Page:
THE CHALLENGE CAME while it was yet dark. Vine, who’d been drinking hard, knocked on the door with a leering grin just after four. He’d waited deliberately, guessing rightly they’d be too harassed to sleep.
‘I wish to see your brother,’ he growled when Nell answered. She’d seen the pistol at his belt, loaded or not she couldn’t tell, and the stout cudgel in his hand.
‘And if he doesn’t wish to see you?’
‘Wish has nothing to do with it,’ he said, ‘I am here and he will see me. You are back safe and well I see,’ he added, as she led him reluctantly across the hall.
‘No thanks to you, sir,’ she replied, which made his laugh echo in the empty spaces. ‘You thought you’d finished us but you haven’t. We have come home – all of us – to claim what’s rightly ours.’
‘I admire your mettle, Nell, you’re a real fighter. Even now I’m willing to let bygones be bygones. When this business is over, who knows what offer I might yet make you?’
‘And what business would that be I wonder?’
‘I think you already know,’ he said, as they entered the drawing room. Joe was on his feet waiting. He was struggling for his dignity, fiddling nervously with the lace at his throat.
‘This won’t take long,’ said Vine, strolling bodily towards him. ‘I may not stop, you know, I may keep walking, knock you over like a skittle …’ He halted abruptly, his face just an inch from Joe’s. Joe was trembling. ‘Oh you whelp, you puppy, this is hardly worth the trouble. I’ve killed better men than you and eaten them for breakfast.’
‘Wh…what do you require?’ Joe asked as he shuffled and sniffed.
‘What do I require?’ returned Vine, laughing wide-mouthed. ‘Why, everything kind sir, everything. Lock, stock and barrel,’ he said, aptly fingering the muzzle of his gun. ‘I didn’t think this would be necessary but never mind, so long as the Devil doesn’t mess with my well laid plans. I don’t like your girl’s face, sir, it revolts me in the pit of my stomach. It’s one of those faces a real man can’t help but strike.’
‘You damned ape!’ Nell cried when he’d clipped Joe twice across the mouth with the back of his hand. Joe, dabbing his bleeding lips, the blood so bright against his livid face, was on the brink of fate.
‘Come then, hit me back if you dare,’ coaxed Vine belligerently. ‘Stay where you are!’ he shouted when Robert hurried in with Olu. ‘Mistress here called me ape, she should have called you that,’ he said pointing at Olu. ‘But no matter, this little business is almost done.’ He placed a hand affectedly to his ear. ‘Did I hear the challenge I seek?’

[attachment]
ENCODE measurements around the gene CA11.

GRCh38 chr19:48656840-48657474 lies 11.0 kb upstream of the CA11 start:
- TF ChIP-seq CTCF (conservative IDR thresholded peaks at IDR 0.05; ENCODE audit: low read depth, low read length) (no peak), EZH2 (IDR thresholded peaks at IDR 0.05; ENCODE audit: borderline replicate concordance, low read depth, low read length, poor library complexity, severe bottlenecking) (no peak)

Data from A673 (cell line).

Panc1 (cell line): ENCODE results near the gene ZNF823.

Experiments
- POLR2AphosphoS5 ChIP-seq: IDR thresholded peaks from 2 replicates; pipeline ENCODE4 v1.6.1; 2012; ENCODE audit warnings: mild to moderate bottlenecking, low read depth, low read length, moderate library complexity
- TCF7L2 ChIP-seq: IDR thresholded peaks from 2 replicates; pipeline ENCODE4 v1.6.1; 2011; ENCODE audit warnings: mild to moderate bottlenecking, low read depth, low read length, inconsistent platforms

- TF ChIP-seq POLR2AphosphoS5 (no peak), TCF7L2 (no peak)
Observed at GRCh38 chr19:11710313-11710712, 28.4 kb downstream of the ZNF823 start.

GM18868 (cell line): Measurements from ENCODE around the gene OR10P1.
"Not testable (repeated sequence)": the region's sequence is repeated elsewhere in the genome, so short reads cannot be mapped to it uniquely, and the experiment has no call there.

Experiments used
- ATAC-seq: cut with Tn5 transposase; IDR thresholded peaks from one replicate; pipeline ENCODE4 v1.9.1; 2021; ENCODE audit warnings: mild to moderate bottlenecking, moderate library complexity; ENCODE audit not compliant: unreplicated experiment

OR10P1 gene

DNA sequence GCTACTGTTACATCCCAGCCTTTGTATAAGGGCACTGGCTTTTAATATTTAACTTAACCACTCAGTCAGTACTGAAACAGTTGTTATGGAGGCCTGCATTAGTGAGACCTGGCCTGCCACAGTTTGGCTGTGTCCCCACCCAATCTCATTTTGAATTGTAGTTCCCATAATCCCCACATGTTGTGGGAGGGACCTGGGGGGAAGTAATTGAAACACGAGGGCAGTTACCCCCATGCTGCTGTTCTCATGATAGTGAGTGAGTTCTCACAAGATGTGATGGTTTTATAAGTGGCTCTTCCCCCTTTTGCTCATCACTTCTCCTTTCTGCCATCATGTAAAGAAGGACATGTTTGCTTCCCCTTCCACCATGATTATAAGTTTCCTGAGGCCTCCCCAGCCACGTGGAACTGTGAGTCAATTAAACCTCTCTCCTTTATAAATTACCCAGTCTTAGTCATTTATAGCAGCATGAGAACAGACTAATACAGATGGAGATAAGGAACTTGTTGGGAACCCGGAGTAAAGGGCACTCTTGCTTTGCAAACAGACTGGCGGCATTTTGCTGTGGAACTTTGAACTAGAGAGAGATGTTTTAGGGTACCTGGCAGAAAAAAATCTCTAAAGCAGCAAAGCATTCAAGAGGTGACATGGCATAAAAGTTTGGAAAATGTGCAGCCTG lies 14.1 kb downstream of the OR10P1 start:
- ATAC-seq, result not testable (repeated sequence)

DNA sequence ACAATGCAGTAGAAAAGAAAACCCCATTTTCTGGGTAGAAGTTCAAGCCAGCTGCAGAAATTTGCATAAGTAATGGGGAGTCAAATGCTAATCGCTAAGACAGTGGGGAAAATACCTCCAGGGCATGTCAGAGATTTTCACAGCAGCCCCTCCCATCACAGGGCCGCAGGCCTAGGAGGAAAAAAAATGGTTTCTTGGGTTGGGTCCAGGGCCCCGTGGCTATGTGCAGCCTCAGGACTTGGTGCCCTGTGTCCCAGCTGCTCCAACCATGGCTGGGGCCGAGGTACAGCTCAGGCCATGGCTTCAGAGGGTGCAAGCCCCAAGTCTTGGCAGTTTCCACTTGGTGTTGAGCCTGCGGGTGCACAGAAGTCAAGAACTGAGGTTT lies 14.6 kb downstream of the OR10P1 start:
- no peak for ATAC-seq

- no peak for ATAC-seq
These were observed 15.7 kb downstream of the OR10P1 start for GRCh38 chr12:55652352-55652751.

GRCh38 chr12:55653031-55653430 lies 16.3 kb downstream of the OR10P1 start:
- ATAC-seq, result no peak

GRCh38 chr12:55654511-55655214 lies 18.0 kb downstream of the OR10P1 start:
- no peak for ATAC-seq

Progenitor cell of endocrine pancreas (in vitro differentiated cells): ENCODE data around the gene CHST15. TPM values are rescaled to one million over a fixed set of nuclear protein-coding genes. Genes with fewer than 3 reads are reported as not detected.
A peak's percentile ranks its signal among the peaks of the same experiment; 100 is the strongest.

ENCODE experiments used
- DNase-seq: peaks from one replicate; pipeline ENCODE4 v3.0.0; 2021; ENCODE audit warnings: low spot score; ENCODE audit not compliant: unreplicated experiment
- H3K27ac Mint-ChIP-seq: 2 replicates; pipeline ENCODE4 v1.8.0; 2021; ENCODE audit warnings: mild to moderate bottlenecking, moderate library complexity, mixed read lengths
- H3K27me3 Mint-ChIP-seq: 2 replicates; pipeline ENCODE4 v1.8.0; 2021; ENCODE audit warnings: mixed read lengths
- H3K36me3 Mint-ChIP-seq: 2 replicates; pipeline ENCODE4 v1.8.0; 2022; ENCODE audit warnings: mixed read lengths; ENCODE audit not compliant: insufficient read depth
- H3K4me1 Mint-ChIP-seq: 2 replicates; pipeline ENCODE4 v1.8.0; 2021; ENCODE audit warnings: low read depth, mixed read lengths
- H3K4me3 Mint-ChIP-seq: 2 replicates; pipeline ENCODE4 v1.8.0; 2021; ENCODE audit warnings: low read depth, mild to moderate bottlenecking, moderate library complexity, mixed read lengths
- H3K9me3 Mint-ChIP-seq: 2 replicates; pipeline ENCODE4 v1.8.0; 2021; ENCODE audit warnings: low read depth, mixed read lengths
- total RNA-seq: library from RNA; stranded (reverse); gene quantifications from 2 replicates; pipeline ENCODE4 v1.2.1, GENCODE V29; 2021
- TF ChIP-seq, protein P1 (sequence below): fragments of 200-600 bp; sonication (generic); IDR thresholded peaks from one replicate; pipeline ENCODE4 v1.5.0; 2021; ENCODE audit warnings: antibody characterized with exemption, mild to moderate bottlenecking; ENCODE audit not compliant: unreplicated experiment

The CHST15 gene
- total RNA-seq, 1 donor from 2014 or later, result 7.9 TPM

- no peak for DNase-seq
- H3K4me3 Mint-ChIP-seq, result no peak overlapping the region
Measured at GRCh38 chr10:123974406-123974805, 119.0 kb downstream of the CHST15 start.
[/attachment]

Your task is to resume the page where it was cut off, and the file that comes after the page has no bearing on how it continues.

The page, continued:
‘You did indeed, sir,’ said Joe. ‘I will meet you at a place of your choosing. This minute if you wish.’
‘But it’s still dark,’ said Vine, with dark jest to suit. ‘Nay lad, dawn will do. The cold light thereof,’ he said, with a wink at Betty who’d come in at the other door. ‘Pistols or swords or don’t you care?’
‘Pistols,’ said Joe, as if he’d seen a glimmer there, however faint.
‘Pistols it is then, out there in the park – shall we say three hours from now?’ He had his timepiece flipped open, closing it with a click as he turned to leave. ‘Watch out!’ he joked, as a log spat loudly in the grate.
Nell sat with Joe the rest of the night, they all did, keeping him company in the study while he readied his guns. They were his father’s guns, the ornate pair Nell had watched with such interest that day, so long ago now it seemed like another life.
‘Aim true, Joe,’ she said, ‘it’s your only chance. You do know that Father used them at least once. Killed with them – at least once.’ She eyed them snug in their felt-lined box. ‘Shot some poor soul right between the eyes. Don’t know which one he used, don’t suppose it matters.’
‘He was a crack shot. What do I know about shooting?’
‘You know how to take aim,’ said Olu, her tone more warm than cold. A change had worked its magic of late; she accepted what they were in all but name – brother and sister. ‘You know how to pull a trigger and fire. I shall prime them and load them for you. I know how. Be thankful he allows you your own guns. Man like him act as his own cheating second, give you bad gun that blow itself open in your hand. Man like him give you short charge so the ball won’t carry.’
‘Good gun, bad gun – it’s all one I fear.’
‘Try to be a bit more hopeful – no?’ said Robert, his chin resting on his hands as he sat pensive at the table.
‘At least I shall stand firm and not run. You can tell the world how it was when I’m gone.’
‘Code Duello or not,’ said Robert, ‘the practice is still illegal. This doesn’t have to be, you know, we could have it stopped.’ But the same question was on all their lips: by whom?
‘No matter. I shall prove myself a man even if it kills me,’ said Joe, who forced a wry laugh. ‘As it will of course.’
Nell glanced at Olu; she couldn’t help thinking, no hoping! she still held a card up her sleeve. Robert too, looking at her gravely, was hoping the same thing. Hoping that the hope was not forlorn.